So, in a way, Martin Moore’s comparison2 of the digital giants of today with the great industrial trusts of the early 20th century is apt. But it underestimates the extent of the challenges we are about to face, for our contemporary versions of these behemoths are likely to become significantly more powerful, and therefore even more worrying for democracy.
The future of the watch can’t be the same iterative improvements that Apple has pulled off with the iPhone, iPod and iPad. The interface is just too ill-thought-through to work, even if the device itself is sped up significantly. But the most obvious alternative is to massively increase the amount of voice control the watch offers, and Apple simply doesn’t have the technical chops to do so. While Google and Amazon have been creating voice assistants that people seem to actually use and wax lyrical about, Apple … hasn’t. There’s no easy solution there.
But the saving grace for Apple is that the broader problem isn’t the company’s fault. It’s that smartwatches are a solution in search of a problem. A technology created, not to serve consumer demand, but to serve the need of device manufacturers to fill the revenue hole created by declining smartphone growth. You don’t need one, and neither do I. It just took me nine months of wearing it to realise.
BUT… This thoughtful comment from a reader:
If you have a significant medical condition like Diabetics, particularly if you have diabetic kids, the Apple Watch and their Android equivalent is revolutionizing how you can go out in the world. I have neighbors who would have never allowed their 8 year old daughter go out for a sleepover because they need to check their blood sugar levels so often and now all they have to do is glance at their watch to track their behavior. Previously that sort of equipment was over $50,000 and now you can do it for a few hundred.
Today’s Observer column:
So the FBI sought a court order to compel Apple to write a special version of the operating system without this ingenious destructive mechanism – which could then be downloaded to the phone. Apple refused, on various grounds both technological and legalistic, and the stage was set – so some of us thought – for a legal battle that would go all the way to the supreme court.
In the end, it didn’t happen. The FBI bought a hack from an Israeli security company which had already found a way round the problem, called off the legal suit, and nobody got their day in front of the supremes. Which was a pity, because it means that a really important question posed by digital technology remains unresolved. Put simply, it’s this: what limits, if any, should be placed on the power of encryption technology to render citizens’ communications invisible to law enforcement and security authorities?
Here’s an instructive story:
Just three months after launching Facebook Live to all users, Mark Zuckerberg decided to go big, realizing in a February meeting that the company should make Live a top priority. A BuzzFeed story on Live tells us what happens next, quoting Facebook Media’s product lead Fidjij Simo:
“The original Live team was composed of only a dozen or so people. But the vision laid out for the product at that February meeting would require more than 100 engineers to build. ‘The meeting was on a Thursday, and on Monday, [Facebook Media engineering lead Maher] Saba and I were standing in front of 150 engineers,’ said Simo.”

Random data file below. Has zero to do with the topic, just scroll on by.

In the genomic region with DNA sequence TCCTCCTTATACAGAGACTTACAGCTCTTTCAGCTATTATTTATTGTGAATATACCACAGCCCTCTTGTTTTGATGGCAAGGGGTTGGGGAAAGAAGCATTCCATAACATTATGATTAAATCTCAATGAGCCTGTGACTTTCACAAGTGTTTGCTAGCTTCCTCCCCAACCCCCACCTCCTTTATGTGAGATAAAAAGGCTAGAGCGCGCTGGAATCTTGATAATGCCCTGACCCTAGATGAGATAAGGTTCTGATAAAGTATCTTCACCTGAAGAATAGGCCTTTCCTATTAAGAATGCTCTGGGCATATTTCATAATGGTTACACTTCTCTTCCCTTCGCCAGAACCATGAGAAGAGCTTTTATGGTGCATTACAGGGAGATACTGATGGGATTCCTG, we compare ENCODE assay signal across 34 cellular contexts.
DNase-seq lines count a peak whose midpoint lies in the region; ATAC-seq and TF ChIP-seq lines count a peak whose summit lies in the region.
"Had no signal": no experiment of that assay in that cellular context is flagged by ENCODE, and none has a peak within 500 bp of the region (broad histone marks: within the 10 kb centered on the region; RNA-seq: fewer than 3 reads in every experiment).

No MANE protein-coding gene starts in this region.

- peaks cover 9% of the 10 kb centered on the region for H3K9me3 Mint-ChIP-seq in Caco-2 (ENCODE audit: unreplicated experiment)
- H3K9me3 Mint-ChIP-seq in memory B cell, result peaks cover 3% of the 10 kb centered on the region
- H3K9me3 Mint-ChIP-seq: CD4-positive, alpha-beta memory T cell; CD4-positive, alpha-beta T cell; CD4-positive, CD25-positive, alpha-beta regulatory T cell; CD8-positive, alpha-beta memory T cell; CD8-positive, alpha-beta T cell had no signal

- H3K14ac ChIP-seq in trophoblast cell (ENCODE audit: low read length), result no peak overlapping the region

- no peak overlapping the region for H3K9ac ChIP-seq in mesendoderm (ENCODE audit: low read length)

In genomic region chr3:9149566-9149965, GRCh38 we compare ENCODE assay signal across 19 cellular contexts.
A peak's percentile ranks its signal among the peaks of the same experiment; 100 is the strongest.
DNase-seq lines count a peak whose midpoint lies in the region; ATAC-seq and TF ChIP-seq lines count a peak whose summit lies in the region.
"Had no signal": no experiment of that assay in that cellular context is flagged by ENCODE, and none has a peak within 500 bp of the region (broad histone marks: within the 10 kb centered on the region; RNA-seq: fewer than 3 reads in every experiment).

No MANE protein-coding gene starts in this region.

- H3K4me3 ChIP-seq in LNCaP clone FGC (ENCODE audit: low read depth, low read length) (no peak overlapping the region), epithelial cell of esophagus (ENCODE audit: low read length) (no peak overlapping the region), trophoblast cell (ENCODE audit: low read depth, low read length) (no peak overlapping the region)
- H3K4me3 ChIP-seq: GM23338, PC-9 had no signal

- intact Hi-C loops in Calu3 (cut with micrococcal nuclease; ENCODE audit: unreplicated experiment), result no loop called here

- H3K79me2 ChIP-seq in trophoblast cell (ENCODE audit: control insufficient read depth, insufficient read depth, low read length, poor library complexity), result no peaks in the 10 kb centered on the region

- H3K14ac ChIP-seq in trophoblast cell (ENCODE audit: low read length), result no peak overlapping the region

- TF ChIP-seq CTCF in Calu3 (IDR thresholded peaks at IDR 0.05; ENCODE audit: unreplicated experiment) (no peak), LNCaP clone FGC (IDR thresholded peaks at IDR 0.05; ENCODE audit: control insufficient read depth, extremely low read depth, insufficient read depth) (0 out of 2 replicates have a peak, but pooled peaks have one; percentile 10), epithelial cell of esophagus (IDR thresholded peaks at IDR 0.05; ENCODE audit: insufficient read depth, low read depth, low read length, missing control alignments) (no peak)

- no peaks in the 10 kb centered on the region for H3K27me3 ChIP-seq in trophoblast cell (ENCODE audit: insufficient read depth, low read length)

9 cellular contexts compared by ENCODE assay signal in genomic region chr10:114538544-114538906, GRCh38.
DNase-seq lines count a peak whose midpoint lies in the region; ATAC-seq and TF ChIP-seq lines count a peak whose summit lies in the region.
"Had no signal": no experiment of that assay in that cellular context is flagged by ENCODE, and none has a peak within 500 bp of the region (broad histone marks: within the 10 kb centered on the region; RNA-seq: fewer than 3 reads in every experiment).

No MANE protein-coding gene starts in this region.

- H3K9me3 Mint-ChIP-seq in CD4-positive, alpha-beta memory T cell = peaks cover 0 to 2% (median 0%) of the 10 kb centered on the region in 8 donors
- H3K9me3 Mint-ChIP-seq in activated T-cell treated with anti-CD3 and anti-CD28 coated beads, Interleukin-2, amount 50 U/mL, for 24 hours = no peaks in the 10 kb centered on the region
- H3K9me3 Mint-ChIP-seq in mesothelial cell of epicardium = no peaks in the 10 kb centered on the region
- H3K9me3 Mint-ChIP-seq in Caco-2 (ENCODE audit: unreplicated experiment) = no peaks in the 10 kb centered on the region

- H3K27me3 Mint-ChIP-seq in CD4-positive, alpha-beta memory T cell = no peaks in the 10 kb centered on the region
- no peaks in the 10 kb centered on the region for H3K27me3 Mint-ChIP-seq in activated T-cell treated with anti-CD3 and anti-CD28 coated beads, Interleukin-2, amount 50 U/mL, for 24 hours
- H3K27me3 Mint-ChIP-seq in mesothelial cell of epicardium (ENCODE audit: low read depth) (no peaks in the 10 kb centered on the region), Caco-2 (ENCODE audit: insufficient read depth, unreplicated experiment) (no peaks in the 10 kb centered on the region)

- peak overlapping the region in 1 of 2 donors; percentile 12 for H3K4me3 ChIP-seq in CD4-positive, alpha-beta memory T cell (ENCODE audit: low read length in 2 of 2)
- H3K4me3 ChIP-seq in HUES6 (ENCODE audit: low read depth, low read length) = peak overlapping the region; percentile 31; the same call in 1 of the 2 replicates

From 12 engineers to 150 in less than a week. That’s the new pace of the media business.
Now here’s another instructive question: how many engineers are working on the iPhone camera?
Nope. At the moment, there are 800 engineers working just on the camera.
Which leads me to wonder how many people work in the R&D divisions of Nikon and Canon?
See what conventional companies are up against?
At present, the most popular cameras among Flickr users are all iPhone models. By a mile.
I’m clearly not the only one to have a feeling of deja vu when reading the coverage of, and commentary about, Elon Musk’s launch of his Model 3.
Here, for example, is Tim Stevens:
I didn’t live-blog last night’s Model 3 event at the Tesla Design Studio in Hawthorne, California, mostly because there wasn’t anywhere to sit and type. I did my best to do the same effect via Twitter and the reaction was…well, it was pretty amazing. It was unlike anything I’ve experienced this side of an iPhone launch. (A real iPhone launch, that is, not down-sized rehash.)
I don’t need to iterate the parallels between an iPhone launch and the Model 3 launch, but I will anyway.
First there was the endless speculation and anticipation, the frantic forum debates arguing the veracity of various dubious sources. Then came the supposed leak which, of course, proved completely bogus. There were the lines, the self-perpetuating wave of preorder hysteria and, finally, the exclusive event with throngs of cheering attendees — plus a gaggle of mostly bitter journalists eyeing each other suspiciously in fear of a missed exclusive.
To call it deja vu would be an overstatement, but Thursday night’s Model 3 unveiling was unlike anything I’ve felt since the last time I heard the phrase “one more thing” uttered on the stage at a certain campus in Cupertino, California. Actually, I found last night’s Model 3 unveiling far more engaging.
The commentary about the car has also been eerily evocative of the commentary that followed Steve Jobs’s launch of the first iPhone in 2007. Here, for example, is the venerable Financial Times, pointing out the problems and challenges that lie ahead: